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The Lord President of the Council (Baroness Amos): My honourable friend the Parliamentary Under-Secretary of State for Northern Ireland has made the following Ministerial Statement.
I have today laid before this House a copy of the Oversight Commissioner's third statutory report for the year 2004 which is being published today, in accordance with Section 68(4)(a) of the Police (Northern Ireland) Act 2000.
This is the third report compiled by Al Hutchinson as Oversight Commissioner and the 12th in the series of oversight reports published since 2001.
The Parliamentary Under-Secretary of State, Department for Culture, Media and Sport (Lord McIntosh of Haringey): My right honourable friend the Paymaster General has made the following Written Ministerial Statement.
Legislation to prevent companies bringing forward tax relief for losses prior to transition to international accounting standards is to be included in the Finance Bill 2005. The legislation applies to losses arising on transactions that are designed to accelerate relief that would otherwise be deferred. The changes will have effect from today.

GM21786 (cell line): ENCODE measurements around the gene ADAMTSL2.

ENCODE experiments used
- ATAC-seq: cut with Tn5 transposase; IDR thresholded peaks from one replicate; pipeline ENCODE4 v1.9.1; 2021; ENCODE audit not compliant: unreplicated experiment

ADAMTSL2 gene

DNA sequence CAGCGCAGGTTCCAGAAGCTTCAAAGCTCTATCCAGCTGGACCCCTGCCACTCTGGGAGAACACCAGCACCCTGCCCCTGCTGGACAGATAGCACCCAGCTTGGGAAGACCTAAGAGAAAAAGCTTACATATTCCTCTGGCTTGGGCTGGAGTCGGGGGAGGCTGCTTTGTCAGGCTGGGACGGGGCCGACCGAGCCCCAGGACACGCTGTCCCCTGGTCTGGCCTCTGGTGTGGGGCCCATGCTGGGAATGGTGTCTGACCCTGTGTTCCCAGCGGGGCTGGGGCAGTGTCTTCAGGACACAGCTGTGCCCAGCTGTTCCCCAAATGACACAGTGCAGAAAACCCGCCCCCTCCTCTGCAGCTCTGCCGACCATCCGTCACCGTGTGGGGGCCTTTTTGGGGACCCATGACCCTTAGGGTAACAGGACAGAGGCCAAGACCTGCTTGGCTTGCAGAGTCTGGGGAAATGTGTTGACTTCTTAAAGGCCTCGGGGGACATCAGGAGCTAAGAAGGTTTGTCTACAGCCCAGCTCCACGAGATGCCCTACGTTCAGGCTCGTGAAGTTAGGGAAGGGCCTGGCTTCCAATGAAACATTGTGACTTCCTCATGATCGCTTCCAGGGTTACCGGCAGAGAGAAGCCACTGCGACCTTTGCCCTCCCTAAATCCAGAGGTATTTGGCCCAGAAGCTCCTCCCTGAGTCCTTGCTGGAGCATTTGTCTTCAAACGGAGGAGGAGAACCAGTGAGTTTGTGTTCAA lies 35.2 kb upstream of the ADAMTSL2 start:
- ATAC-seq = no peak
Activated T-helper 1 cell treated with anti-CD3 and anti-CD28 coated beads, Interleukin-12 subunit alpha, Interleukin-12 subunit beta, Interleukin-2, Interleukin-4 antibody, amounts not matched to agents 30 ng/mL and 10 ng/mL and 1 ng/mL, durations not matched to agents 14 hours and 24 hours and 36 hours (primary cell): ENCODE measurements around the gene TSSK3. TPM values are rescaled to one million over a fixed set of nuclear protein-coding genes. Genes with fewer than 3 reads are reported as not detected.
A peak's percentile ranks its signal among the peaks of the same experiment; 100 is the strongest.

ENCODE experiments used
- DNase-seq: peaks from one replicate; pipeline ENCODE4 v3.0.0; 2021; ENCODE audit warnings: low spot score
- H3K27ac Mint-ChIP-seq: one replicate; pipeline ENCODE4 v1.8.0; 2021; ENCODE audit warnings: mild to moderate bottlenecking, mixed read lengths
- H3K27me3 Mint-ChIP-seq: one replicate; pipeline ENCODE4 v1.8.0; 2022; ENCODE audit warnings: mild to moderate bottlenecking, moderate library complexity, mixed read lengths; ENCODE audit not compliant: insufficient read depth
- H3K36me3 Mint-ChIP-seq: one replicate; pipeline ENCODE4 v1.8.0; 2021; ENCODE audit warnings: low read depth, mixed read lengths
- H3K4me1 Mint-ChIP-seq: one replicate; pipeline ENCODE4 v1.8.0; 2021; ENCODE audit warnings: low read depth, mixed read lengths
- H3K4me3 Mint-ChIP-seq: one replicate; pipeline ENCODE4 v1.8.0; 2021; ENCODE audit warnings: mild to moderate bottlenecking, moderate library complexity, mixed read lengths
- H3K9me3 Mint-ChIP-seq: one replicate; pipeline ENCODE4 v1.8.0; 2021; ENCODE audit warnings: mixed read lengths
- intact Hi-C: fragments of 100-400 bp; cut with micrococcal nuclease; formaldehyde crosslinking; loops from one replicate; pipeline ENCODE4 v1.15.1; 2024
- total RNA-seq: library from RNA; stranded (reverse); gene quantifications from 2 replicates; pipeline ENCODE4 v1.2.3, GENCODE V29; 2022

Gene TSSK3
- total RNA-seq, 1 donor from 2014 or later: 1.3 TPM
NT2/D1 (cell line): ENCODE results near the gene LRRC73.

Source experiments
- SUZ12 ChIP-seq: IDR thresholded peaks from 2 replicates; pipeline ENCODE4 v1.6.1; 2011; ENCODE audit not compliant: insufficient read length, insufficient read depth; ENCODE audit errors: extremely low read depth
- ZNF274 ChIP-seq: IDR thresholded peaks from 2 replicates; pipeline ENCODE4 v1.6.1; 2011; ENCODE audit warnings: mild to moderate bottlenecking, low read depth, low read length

A copy of today's Inland Revenue news release giving the relevant background to this measure has been deposited in the Libraries of both Houses and is accessible on the Inland Revenue's web site at http://www.inlandrevenue.gov.uk.
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Lord McIntosh of Haringey: My right honourable friend the Secretary of State for Culture, Media and Sport (Tessa Jowell) has made the following Written Ministerial Statement.
Today, I am pleased to announce the allocation of government funding for sport through my department for the next three financial years.
In 200506 funding for sport from the Exchequer will be £126.208 million, in 200607 it will be £149,708 million, and I am also making an indicative allocation of £155.163 in 200708.
The total breaks down over the three-year cycle as follows:
In that time Sport England will receive:
The Football Licensing Authority will receive: